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  • Will The iPad's Carbon Footprint Dissuade Buyers?



    Numerous factors have been blamed for what many believe is the growing and pervasive threat of global climate change. Somehow the iPad just joined the list.

    Greenpeace, the environmental organization that strives to "ensure the ability of the earth to nurture life in all its diversity" is taking aim at the iPad. And while the organization isn't exactly saying the iPad will bring about the collapse of our environment and exacerbate global warming, the group says the iPad certainly won't help matters.

    In a freshly published report by Greenpeace that is highly-critical of Apple (but in a highly-friendly manner), Greenpeace says Cupertino's tablet will have a "much larger carbon footprint than previously estimated." The report in question is titled: "Make IT Green: Cloud Computing and its Contribution to Climate Change." The conclusion reached is that internet-connected mobile devices used for social networks and video streaming are ultimately bad for the environment. How so? A great many data centers, for example, required to make such technology feasible run on coal. Examples of such facilities are noted.

    By choosing energy company PacifiCorp, a utility that sources the majority of its power from coal-fired power stations, Facebook missed a chance to promote the use of renewable energy and instead reinforced the coal industry's grip on the United Sates power grid.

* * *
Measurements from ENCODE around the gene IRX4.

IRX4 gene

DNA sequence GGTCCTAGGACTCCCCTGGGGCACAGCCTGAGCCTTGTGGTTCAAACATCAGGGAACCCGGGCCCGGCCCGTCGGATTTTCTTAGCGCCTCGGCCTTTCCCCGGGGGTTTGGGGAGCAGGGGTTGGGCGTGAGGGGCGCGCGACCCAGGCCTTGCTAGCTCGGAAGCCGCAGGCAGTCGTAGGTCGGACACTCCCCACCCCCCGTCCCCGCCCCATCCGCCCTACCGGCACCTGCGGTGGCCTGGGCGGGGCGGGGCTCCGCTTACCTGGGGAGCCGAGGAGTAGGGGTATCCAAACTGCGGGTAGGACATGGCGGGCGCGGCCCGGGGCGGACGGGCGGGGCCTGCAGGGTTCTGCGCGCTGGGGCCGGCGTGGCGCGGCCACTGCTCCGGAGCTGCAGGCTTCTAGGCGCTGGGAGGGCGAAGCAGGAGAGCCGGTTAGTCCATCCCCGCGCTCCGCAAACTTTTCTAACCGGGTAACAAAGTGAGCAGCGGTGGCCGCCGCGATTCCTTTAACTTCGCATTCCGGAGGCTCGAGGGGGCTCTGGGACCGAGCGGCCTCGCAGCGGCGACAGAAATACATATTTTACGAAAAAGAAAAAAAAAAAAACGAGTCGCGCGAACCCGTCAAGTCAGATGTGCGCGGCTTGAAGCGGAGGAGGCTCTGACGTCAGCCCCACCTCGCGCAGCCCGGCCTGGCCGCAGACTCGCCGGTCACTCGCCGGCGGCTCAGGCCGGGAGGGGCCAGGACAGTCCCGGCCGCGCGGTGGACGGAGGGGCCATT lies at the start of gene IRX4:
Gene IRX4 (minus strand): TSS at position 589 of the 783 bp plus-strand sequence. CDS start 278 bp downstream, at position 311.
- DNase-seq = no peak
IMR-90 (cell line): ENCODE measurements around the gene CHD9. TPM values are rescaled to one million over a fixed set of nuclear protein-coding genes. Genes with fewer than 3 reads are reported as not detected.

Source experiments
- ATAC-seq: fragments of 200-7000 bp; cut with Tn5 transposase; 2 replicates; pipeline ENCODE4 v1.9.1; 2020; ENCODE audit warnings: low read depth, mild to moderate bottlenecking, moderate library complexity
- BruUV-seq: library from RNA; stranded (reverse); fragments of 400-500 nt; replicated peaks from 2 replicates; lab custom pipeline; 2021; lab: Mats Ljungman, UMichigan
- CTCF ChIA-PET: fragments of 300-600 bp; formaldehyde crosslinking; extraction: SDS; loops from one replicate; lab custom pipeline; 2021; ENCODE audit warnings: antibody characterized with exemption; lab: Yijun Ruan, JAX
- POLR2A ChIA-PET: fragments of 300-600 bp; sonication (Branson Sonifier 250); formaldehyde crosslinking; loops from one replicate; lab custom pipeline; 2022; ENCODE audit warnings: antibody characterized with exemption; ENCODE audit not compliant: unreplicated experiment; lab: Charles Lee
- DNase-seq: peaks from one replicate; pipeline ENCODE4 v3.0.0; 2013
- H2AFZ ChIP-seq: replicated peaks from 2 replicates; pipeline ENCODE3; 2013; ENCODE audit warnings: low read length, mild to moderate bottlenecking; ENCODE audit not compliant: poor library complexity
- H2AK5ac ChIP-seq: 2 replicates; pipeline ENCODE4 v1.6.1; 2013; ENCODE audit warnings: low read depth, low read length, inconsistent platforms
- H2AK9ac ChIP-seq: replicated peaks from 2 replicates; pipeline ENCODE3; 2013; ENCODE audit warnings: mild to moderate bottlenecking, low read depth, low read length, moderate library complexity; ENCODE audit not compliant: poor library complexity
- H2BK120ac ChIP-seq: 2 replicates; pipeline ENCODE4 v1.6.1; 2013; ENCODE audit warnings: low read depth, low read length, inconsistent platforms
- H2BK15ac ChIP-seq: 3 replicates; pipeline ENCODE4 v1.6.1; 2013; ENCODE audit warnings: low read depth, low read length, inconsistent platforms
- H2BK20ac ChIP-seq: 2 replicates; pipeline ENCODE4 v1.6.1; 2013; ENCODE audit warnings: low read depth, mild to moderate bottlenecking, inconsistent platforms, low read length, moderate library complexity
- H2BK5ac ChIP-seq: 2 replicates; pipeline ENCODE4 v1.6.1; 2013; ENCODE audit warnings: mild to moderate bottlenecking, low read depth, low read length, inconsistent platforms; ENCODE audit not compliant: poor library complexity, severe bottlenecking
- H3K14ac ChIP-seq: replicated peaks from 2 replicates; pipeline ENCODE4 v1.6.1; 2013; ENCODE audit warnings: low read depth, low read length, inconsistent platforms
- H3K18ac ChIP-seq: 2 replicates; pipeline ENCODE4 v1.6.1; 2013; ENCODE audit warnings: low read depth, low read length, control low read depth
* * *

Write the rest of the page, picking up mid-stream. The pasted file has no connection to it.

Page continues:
"To be clear: We are not picking on Apple," Greenpeace says. But, at the end of the day, if I call you "unattractive" instead of "butt-ugly," aren't I still saying something negative that you probably wouldn't want to hear about yourself? Same scenario applies here.

    Greenpeace is clearly making an effort to cool the momentum of the iPad ahead of its launch this weekend by raising environmental concerns that, while not strictly limited to the iPad, certainly take aim at mobile devices and the carbon footprint their usage leaves behind. And although Greenpeace makes a compelling case, does anyone think it will actually achieve its unspoken but obviously intended objective of dissuading people from embracing cloud computing and new tablet technologies?
    This article was originally published in forum thread: Will The iPad's Carbon Footprint Dissuade Buyers? started by Michael Essany View original post